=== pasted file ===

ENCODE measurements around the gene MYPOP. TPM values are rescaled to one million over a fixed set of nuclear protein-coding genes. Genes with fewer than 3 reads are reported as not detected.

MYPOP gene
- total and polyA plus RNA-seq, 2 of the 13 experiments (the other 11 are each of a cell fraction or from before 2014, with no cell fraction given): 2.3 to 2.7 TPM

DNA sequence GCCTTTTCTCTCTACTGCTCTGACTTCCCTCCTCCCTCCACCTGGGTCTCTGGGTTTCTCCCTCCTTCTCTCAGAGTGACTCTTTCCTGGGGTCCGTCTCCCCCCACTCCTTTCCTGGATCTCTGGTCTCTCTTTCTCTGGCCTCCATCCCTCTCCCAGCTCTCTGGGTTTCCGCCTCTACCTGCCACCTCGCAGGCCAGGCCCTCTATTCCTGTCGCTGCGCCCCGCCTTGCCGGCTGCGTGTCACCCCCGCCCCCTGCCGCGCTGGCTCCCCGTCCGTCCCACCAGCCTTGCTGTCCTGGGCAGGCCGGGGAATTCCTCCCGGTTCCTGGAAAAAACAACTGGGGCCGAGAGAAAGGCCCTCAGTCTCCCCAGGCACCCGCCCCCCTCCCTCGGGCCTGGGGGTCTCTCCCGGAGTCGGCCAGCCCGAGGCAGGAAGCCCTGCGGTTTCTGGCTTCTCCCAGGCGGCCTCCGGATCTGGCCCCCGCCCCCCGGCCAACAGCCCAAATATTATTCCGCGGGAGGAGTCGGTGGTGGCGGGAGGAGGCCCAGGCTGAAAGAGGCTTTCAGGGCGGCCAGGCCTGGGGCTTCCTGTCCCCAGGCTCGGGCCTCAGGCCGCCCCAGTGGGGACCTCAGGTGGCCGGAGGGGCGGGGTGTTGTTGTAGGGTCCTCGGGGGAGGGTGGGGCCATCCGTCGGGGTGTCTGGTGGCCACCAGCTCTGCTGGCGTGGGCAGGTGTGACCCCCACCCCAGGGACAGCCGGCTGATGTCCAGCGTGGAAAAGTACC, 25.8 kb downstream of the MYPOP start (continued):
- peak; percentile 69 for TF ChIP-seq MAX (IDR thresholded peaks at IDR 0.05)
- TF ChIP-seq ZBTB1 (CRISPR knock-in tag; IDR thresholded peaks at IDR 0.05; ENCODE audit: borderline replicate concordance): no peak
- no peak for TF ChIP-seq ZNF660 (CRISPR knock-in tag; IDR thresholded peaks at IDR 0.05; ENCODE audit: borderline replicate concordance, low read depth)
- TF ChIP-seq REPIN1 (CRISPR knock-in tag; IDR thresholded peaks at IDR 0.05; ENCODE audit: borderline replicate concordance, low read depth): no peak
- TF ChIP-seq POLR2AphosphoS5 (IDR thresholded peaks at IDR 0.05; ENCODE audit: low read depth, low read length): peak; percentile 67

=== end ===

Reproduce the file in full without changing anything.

ENCODE measurements around the gene MYPOP. TPM values are rescaled to one million over a fixed set of nuclear protein-coding genes. Genes with fewer than 3 reads are reported as not detected.

MYPOP gene
- total and polyA plus RNA-seq, 2 of the 13 experiments (the other 11 are each of a cell fraction or from before 2014, with no cell fraction given): 2.3 to 2.7 TPM

DNA sequence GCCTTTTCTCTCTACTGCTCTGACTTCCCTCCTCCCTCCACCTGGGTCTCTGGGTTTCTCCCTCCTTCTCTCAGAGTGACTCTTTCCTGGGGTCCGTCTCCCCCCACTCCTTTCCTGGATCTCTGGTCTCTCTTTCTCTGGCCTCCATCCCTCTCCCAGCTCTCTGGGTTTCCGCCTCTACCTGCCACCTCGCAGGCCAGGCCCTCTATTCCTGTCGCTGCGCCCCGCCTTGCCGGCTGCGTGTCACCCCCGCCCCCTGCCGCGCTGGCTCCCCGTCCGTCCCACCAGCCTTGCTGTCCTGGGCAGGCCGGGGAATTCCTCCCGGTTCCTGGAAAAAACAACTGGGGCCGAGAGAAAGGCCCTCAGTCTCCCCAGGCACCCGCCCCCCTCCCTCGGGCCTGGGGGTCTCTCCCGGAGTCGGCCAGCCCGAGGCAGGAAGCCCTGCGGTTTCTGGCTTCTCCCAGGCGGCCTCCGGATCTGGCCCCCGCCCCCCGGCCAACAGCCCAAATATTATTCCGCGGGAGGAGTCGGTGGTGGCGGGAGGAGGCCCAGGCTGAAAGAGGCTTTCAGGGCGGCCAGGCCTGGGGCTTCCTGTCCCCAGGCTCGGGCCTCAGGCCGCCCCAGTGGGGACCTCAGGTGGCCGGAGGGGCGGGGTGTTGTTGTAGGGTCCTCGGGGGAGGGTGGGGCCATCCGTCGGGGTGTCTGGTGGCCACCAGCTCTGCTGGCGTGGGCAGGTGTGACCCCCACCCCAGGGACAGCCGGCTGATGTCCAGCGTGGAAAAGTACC, 25.8 kb downstream of the MYPOP start (continued):
- peak; percentile 69 for TF ChIP-seq MAX (IDR thresholded peaks at IDR 0.05)
- TF ChIP-seq ZBTB1 (CRISPR knock-in tag; IDR thresholded peaks at IDR 0.05; ENCODE audit: borderline replicate concordance): no peak
- no peak for TF ChIP-seq ZNF660 (CRISPR knock-in tag; IDR thresholded peaks at IDR 0.05; ENCODE audit: borderline replicate concordance, low read depth)
- TF ChIP-seq REPIN1 (CRISPR knock-in tag; IDR thresholded peaks at IDR 0.05; ENCODE audit: borderline replicate concordance, low read depth): no peak
- TF ChIP-seq POLR2AphosphoS5 (IDR thresholded peaks at IDR 0.05; ENCODE audit: low read depth, low read length): peak; percentile 67